one by one. These begin. and to reenact the elderly witness’s testimony. as the trial surely did. as the prosecution’s case is laid out.The process of considering competing narratives on which Juror #8 insists leads to a recounting of the trial through the jury’s deliberations. But maybe if we go deeper . The jury’s certainty. explains why the elderly witness might have .” Juror #9. despite Juror #3’s earlier claim that people making such threats always mean it. and motive. “From what was presented at the trial the boy looks guilty. a murder weapon. In the process “certain facts” are revealed as “social facts” shaped by contexts and interpretations. as he gets jurors to contradict what they have already claimed to be unassailably true over and over again. Juror #8 asks him whether he can know with certainty that they have not made a mistake. apparently missed the physical characteristics of certain witnesses (a limp in one case. . With his own imperfect knowledge implicated. we are led to suspect. the peculiar thing that juries do starts to happen: their individual experience and impressions begin to work together. Juror #8 does what the defense attorney failed to do—he tests whether the prosecution’s case leaves room for reasonable doubt. Juror #12 is forced to concede that “*t+his isn’t an exact science. showing the witness could not have seen the defendant’s face. Juror #8 baits Juror #3 into threatening to kill him. Even without bias. Once Juror #8 has established the possibility of reasonable doubt. and the pro-conviction majority. however.” The case entails two eyewitnesses. with the jurors’ impressions of the prosecutor: an “expert” with “a lot of drive” who “hammered home his points. a part of the prosecutor’s story that has been “bothering me a little. In this part of the deliberations. . Both the district attorney and the defense have. “on the surface. When Juror #12 resists the idea that witnesses might be wrong. An early instance is his challenge of Juror #10’s reliance on the testimony of a witness when he had previously insisted that everyone of that witness’s ethnicity is a liar. bad eyesight in another) that might have undermined their veracity. Juror #8’s lawyerly method gradually induces the others to interpret the meaning of the prosecutor’s “facts” for themselves. The momentum of the deliberations begins to change when Juror #8 questions the motive offered by the prosecution (being hit by his father) when “violence is practically a normal state of affairs for” the defendant. begins to erode. for example. . in logical sequence.” Later.” Juror #2 wonders about the angle of the stab wound. an older man himself. He goes on to produce a knife identical to the murder weapon. Juror #8’s masterly cross-examination technique only strengthens this point. undermining the prosecution’s association of a particular weapon with the defendant.” he observes. Juror #3’s insistence that “*y+ou can’t refute facts” seems correct.” The case this “impressive” man has made is reproduced primarily by Juror #3 (an “excitable” man certain of the defendant’s guilt for what turn out to be personal reasons) and Juror #4 (a coolly logical man certain of the defendant’s guilt for abstract sociological reasons) through what they call “the facts. backed up. Juror #11 wonders why the defendant would return to the scene of the crime. But Juror #3 has confused facts for proof. by assumptions based on the defendant’s class and ethnicity.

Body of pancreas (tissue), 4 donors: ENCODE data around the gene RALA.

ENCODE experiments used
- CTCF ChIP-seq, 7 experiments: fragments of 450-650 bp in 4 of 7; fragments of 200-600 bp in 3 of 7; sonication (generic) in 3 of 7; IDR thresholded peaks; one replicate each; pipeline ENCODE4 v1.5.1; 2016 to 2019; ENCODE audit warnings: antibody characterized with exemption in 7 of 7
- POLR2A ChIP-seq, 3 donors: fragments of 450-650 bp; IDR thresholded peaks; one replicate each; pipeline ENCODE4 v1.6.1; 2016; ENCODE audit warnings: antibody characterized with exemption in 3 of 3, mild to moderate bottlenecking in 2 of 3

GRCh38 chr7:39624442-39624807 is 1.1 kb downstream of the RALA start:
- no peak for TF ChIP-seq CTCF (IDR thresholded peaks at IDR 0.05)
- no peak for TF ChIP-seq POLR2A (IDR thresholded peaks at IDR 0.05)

however. The collaborative process of interpreting the evidence that begins once Juror #8 has successfully questioned the prosecution’s narrative has two effects. and the group enforces the mandate that no individual should be silenced. Juror #8 explains his not-guilty vote in terms of integrity—“It’s not so easy for me to raise my hand and send a boy off to die without talking about it first”—as does Juror #9.exaggerated what he saw to be important. A juror must believe in his vote. and in this way the process the jury employs further reveals the “job” the jury must do—to reach a verdict when it is not possible to know with certainty.Without actual deliberation there can be no fair trial. In the breaks in the deliberation. the sharing of a personal anecdote—replace previously defensive and . the film reveals the crucial role that the individual experiences and knowledge of jurors plays in what a jury does. Discussing the evidence strikes proconviction jurors as a “waste of time. One is disinterest or impartiality—the sense that the deliberations ought not become personal. it becomes increasingly clear that time and talk are the essential tools of a jury.” Each man has to own his position publicly. Another important value that emerges more slowly from the deliberations is integrity. moments of interpersonal intimacy—the acceptance of an offered cough drop. its connection to the democratic values of dissent and independence also emerges.” By the time that Juror #7 attempts to change his vote merely to expedite a verdict. In this way.” but as the film unfolds. Juror #6 has been painting near an el track and knows the deafening sound of a passing train. Just as the defendant is not required to prove his innocence. Only guilt must be proved. “*t+here are no secrets in a jury room. insists that their task is to “talk*+ about” the evidence offered at trial. that only those who vote guilty are required to justify their position. the majority of the jury rejects the shift because it lacks conviction. One is to generate a sense of community among the group of strangers. It is significant. Juror #8. as well as the collaborative process through which juries deliberate. As the central importance of integrity is established in the group. no juror with reasonable doubt must defend that doubt. By his initial not-guilty vote. (The one exception is the exclusion of Juror #10 during his racist rant—and the group here is rejecting Juror #10’s position as not merely ignorant but undemocratic. when he changes his vote in support of Juror #8 out of “respect” for his “motives. Each man has a voice as well as a vote. Juror #5 grew up in a neighborhood like the defendant’s and can demonstrate the proper use of a switchblade knife.) Deliberation: procedure puts the integrity of each juror very much on the line—as the group discovers when it attempts to employ a secret ballot on the second vote.